How Employers Can Effectively Manage Election Day Time Off
Employers of Choice Work With Their Employees to Meet Civic Needs
Employers have no legal obligation under federal law to enable their employees to vote in an election. Depending on their state or local jurisdiction’s requirements, however, employers may or may not have legal responsibilities to allow Election Day time off.
Some state laws require employers to provide employees with paid time off (PTO) to vote, while other states do not. Laws also differ as to the amount of time off required and whether the employer can designate the hours available for employee voting such as at the start or end of the workday. Some jurisdictions require the employer to post legal information about employees’ rights to voting in advance of an election. For example, New York requires posting not less than 10 working days before every election through the closing of the polls.
Meanwhile, other states such as Michigan, Florida, Idaho, Maine, Montana, New Hampshire, South Carolina, North Carolina, Rhode Island, Vermont, and Virginia have no legal requirements. Employers are free to make policy decisions about Election Day time off in these states, including whether to ask employees to take an unpaid holiday.
Regardless of your legal requirements, employers have ethical, moral, and civic responsibilities to their employees in all matters that relate to Election Day.
Your most important consideration in developing policies and practices relating to Election Day matters is to prepare in advance for employee questions and requests. Enabling employee civic commitment is not a core responsibility of your business, but like corporate social philanthropy and doing good for the benefit of your community via volunteerism, your decisions demonstrate that you are an employer of choice for superior employees.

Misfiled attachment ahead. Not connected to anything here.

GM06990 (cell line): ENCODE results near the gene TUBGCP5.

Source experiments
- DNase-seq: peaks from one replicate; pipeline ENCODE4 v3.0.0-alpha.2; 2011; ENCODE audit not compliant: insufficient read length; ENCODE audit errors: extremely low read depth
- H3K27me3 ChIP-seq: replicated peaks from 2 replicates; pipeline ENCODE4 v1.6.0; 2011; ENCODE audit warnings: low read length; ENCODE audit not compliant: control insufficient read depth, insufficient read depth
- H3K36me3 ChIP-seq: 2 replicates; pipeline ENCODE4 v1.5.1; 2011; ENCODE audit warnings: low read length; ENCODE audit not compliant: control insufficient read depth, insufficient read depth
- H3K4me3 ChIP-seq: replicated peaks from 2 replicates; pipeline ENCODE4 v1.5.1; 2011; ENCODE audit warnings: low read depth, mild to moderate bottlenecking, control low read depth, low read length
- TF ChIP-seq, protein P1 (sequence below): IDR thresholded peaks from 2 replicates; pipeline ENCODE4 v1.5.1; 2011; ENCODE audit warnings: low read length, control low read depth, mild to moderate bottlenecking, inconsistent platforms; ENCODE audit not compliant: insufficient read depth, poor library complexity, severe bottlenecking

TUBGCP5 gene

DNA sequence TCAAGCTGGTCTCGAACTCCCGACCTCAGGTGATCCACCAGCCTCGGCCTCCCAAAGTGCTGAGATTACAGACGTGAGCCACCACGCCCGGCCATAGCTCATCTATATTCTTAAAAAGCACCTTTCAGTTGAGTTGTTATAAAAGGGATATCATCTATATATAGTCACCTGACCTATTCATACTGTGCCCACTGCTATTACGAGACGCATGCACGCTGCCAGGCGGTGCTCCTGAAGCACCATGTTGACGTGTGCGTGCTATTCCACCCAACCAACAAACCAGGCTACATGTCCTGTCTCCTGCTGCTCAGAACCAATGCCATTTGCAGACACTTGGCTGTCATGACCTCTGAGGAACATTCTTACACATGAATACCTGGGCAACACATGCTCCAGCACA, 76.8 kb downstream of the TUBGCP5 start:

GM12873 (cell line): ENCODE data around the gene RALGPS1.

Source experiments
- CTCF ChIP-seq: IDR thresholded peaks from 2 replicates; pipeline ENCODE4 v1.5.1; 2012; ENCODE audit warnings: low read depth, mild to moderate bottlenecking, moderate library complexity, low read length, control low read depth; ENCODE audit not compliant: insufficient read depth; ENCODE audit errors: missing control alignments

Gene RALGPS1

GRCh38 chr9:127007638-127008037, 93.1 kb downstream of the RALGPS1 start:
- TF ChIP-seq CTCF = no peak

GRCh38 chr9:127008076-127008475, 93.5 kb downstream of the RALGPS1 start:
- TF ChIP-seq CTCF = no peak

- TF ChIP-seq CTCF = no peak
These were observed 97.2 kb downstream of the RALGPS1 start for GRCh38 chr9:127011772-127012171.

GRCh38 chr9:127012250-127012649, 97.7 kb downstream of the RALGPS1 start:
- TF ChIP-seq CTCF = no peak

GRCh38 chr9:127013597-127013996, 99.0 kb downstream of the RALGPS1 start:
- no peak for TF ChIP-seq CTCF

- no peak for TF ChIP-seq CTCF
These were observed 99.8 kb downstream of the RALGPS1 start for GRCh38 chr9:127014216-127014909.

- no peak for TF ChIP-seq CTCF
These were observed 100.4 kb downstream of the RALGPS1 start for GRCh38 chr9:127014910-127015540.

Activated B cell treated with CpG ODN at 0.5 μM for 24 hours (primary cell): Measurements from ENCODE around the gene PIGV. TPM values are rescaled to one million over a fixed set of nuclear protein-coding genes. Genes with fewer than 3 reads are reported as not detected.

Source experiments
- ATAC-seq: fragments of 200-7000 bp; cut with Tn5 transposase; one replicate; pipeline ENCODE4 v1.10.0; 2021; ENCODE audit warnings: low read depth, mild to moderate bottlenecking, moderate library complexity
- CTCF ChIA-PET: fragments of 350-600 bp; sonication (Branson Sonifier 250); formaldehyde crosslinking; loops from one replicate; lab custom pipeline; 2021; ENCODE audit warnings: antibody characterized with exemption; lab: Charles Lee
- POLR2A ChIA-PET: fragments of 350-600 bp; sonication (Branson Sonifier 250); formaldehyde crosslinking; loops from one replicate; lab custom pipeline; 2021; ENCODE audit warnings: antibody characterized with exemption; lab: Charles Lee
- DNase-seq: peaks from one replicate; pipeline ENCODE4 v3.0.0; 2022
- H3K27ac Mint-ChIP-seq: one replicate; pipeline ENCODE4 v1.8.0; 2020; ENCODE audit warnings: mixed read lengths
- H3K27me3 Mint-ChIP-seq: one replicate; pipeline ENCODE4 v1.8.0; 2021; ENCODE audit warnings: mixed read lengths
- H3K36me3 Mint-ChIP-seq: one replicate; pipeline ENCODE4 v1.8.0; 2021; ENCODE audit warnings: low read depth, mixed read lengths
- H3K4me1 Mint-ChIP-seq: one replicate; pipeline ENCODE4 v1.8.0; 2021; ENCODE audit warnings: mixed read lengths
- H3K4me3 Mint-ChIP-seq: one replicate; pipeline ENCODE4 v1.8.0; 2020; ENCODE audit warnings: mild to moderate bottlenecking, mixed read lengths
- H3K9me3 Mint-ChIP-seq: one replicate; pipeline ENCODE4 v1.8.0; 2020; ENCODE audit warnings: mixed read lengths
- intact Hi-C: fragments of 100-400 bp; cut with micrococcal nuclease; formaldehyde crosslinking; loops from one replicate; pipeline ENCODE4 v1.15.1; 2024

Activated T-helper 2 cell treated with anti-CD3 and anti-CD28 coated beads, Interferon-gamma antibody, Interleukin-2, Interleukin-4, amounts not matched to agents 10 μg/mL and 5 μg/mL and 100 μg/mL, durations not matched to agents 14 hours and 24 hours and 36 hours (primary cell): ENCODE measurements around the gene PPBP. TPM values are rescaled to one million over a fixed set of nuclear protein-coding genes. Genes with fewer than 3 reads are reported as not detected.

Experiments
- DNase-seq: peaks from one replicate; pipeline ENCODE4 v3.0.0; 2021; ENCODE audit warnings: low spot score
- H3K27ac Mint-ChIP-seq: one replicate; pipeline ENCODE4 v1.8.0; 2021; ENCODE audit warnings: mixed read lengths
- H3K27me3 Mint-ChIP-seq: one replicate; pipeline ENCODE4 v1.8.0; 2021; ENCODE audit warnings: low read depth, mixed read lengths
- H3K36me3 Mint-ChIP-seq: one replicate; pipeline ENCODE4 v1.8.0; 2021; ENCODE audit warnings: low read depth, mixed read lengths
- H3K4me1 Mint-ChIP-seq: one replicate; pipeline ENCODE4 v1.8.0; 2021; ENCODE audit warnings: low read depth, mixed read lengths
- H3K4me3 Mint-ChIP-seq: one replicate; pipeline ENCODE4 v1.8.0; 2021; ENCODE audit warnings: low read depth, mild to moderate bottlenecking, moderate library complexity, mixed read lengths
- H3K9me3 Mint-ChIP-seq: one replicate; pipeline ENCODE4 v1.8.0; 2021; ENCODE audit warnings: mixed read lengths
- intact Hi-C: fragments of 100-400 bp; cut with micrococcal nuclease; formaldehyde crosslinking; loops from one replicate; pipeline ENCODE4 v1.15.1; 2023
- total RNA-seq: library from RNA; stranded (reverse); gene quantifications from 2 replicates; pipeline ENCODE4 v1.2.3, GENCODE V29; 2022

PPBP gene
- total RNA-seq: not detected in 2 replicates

So, use the models in other states and jurisdictions as guides, but develop your own policy for your employee handbook so your employees know where you stand. You might also consider modeling your policy on those of employers who have joined the “Time to Vote” movement. This nonpartisan effort aims to “contribute to the culture shift needed to increase voter participation in our country's elections” and is led by CEOs representing notable companies including Best Buy, Deloitte, Farmer’s Insurance, HP, JPMorgan Chase, Levi’s, Patagonia, Target, and Walmart.
Employer Responsibilities and Obligations
Employers have to consider both the legal issues and the employee morale and motivation implications when they develop their company approach to Election Day time off.
Compliance With State Laws
No matter what else an employer decides to do about allowing employees to take time away from work to vote, their first obligation is to follow any laws that their state or jurisdiction has passed. Most states have some variation that allows employees to take time off, and you can refer to these guidelines online.
Avoid Discouraging or Swaying Voting
Employees have a right to vote for any candidate that they choose and for whatever reasons that are important to them. Political discussion at work is not recommended, especially at a time when America has become increasingly polarized. Managers, especially, should avoid taking any political position that might make an employee feel uncomfortable or as if they do not belong. The organization as a whole has the obligation to foster both diversity and inclusion, so taking any political position is never recommended.
Why Employers Should Accommodate Employee Requests
While you may not be legally obligated as an employer, it’s fair and reasonable to accommodate employee Election Day time off requests. Employees have difficulty getting to the polls when they have family, pet, and other obligations that tend to take over at the beginning and ending of their day. While some employees live at such a distance that allowing them to arrive late after voting on their way to work is the best option, others may need the time during the day due to child care closing times and other life situations.